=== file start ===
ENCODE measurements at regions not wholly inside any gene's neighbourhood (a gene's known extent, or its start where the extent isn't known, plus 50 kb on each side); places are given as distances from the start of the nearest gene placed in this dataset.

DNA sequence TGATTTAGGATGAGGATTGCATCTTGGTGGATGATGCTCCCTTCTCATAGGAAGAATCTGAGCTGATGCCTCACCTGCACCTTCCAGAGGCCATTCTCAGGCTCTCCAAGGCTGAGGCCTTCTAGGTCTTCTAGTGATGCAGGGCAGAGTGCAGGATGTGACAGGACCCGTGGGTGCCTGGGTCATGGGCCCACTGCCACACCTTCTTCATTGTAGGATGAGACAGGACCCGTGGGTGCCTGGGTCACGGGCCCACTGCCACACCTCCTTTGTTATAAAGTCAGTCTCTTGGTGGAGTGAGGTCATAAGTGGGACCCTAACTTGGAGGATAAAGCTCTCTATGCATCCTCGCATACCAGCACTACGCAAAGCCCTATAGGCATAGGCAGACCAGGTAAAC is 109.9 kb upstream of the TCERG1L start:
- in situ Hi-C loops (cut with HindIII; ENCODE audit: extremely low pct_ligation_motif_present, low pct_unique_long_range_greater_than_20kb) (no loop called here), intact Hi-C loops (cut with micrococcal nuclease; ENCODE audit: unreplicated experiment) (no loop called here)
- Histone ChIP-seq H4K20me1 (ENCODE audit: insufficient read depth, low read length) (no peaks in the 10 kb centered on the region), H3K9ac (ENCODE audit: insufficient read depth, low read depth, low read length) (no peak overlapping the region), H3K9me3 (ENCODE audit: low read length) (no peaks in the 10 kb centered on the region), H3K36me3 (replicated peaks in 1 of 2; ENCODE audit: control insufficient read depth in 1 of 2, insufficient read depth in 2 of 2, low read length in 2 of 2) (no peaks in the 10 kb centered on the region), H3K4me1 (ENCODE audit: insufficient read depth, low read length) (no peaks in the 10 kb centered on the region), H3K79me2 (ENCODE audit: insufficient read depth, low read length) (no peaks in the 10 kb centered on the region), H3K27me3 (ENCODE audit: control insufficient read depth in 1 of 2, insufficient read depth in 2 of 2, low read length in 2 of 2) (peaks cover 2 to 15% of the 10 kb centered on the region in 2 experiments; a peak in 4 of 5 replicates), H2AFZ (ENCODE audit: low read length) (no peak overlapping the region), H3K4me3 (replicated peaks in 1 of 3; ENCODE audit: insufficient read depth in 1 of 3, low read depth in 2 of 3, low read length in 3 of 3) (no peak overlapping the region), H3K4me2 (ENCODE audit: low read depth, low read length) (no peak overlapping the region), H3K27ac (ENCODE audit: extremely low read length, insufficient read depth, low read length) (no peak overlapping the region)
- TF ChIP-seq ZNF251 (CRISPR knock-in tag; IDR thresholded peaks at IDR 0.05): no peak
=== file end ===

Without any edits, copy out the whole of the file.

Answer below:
ENCODE measurements at regions not wholly inside any gene's neighbourhood (a gene's known extent, or its start where the extent isn't known, plus 50 kb on each side); places are given as distances from the start of the nearest gene placed in this dataset.

DNA sequence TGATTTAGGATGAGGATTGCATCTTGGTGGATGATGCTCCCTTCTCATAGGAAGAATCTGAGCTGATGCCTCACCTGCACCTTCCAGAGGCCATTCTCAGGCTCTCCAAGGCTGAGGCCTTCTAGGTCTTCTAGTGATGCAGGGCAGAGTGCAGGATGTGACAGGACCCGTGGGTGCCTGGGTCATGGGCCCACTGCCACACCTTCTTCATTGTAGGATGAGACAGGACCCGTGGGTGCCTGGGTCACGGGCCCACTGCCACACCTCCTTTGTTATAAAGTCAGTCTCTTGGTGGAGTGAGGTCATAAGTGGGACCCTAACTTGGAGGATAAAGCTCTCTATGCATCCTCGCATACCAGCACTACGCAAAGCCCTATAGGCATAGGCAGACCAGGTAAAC is 109.9 kb upstream of the TCERG1L start:
- in situ Hi-C loops (cut with HindIII; ENCODE audit: extremely low pct_ligation_motif_present, low pct_unique_long_range_greater_than_20kb) (no loop called here), intact Hi-C loops (cut with micrococcal nuclease; ENCODE audit: unreplicated experiment) (no loop called here)
- Histone ChIP-seq H4K20me1 (ENCODE audit: insufficient read depth, low read length) (no peaks in the 10 kb centered on the region), H3K9ac (ENCODE audit: insufficient read depth, low read depth, low read length) (no peak overlapping the region), H3K9me3 (ENCODE audit: low read length) (no peaks in the 10 kb centered on the region), H3K36me3 (replicated peaks in 1 of 2; ENCODE audit: control insufficient read depth in 1 of 2, insufficient read depth in 2 of 2, low read length in 2 of 2) (no peaks in the 10 kb centered on the region), H3K4me1 (ENCODE audit: insufficient read depth, low read length) (no peaks in the 10 kb centered on the region), H3K79me2 (ENCODE audit: insufficient read depth, low read length) (no peaks in the 10 kb centered on the region), H3K27me3 (ENCODE audit: control insufficient read depth in 1 of 2, insufficient read depth in 2 of 2, low read length in 2 of 2) (peaks cover 2 to 15% of the 10 kb centered on the region in 2 experiments; a peak in 4 of 5 replicates), H2AFZ (ENCODE audit: low read length) (no peak overlapping the region), H3K4me3 (replicated peaks in 1 of 3; ENCODE audit: insufficient read depth in 1 of 3, low read depth in 2 of 3, low read length in 3 of 3) (no peak overlapping the region), H3K4me2 (ENCODE audit: low read depth, low read length) (no peak overlapping the region), H3K27ac (ENCODE audit: extremely low read length, insufficient read depth, low read length) (no peak overlapping the region)
- TF ChIP-seq ZNF251 (CRISPR knock-in tag; IDR thresholded peaks at IDR 0.05): no peak